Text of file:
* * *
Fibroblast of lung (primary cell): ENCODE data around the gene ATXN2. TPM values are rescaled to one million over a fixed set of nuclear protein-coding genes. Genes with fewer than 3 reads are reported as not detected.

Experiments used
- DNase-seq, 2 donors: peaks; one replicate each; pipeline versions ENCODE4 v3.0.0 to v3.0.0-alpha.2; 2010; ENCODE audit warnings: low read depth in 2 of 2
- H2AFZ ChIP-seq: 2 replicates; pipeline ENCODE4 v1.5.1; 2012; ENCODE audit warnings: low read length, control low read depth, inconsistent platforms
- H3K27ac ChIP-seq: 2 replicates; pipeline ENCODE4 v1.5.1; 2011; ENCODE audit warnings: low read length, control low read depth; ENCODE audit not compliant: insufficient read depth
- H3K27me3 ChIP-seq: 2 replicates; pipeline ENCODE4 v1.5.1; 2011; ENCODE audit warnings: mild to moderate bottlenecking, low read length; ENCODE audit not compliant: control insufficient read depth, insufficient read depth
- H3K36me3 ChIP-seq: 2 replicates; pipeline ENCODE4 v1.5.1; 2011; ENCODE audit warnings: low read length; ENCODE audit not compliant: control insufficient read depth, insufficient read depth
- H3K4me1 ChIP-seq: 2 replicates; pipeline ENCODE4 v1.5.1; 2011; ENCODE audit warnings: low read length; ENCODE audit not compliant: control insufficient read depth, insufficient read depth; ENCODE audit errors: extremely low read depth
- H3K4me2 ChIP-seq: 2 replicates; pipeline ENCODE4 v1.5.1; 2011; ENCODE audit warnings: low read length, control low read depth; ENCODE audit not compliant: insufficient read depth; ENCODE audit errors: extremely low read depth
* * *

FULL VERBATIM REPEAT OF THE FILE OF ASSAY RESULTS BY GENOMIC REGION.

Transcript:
Fibroblast of lung (primary cell): ENCODE data around the gene ATXN2. TPM values are rescaled to one million over a fixed set of nuclear protein-coding genes. Genes with fewer than 3 reads are reported as not detected.

Experiments used
- DNase-seq, 2 donors: peaks; one replicate each; pipeline versions ENCODE4 v3.0.0 to v3.0.0-alpha.2; 2010; ENCODE audit warnings: low read depth in 2 of 2
- H2AFZ ChIP-seq: 2 replicates; pipeline ENCODE4 v1.5.1; 2012; ENCODE audit warnings: low read length, control low read depth, inconsistent platforms
- H3K27ac ChIP-seq: 2 replicates; pipeline ENCODE4 v1.5.1; 2011; ENCODE audit warnings: low read length, control low read depth; ENCODE audit not compliant: insufficient read depth
- H3K27me3 ChIP-seq: 2 replicates; pipeline ENCODE4 v1.5.1; 2011; ENCODE audit warnings: mild to moderate bottlenecking, low read length; ENCODE audit not compliant: control insufficient read depth, insufficient read depth
- H3K36me3 ChIP-seq: 2 replicates; pipeline ENCODE4 v1.5.1; 2011; ENCODE audit warnings: low read length; ENCODE audit not compliant: control insufficient read depth, insufficient read depth
- H3K4me1 ChIP-seq: 2 replicates; pipeline ENCODE4 v1.5.1; 2011; ENCODE audit warnings: low read length; ENCODE audit not compliant: control insufficient read depth, insufficient read depth; ENCODE audit errors: extremely low read depth
- H3K4me2 ChIP-seq: 2 replicates; pipeline ENCODE4 v1.5.1; 2011; ENCODE audit warnings: low read length, control low read depth; ENCODE audit not compliant: insufficient read depth; ENCODE audit errors: extremely low read depth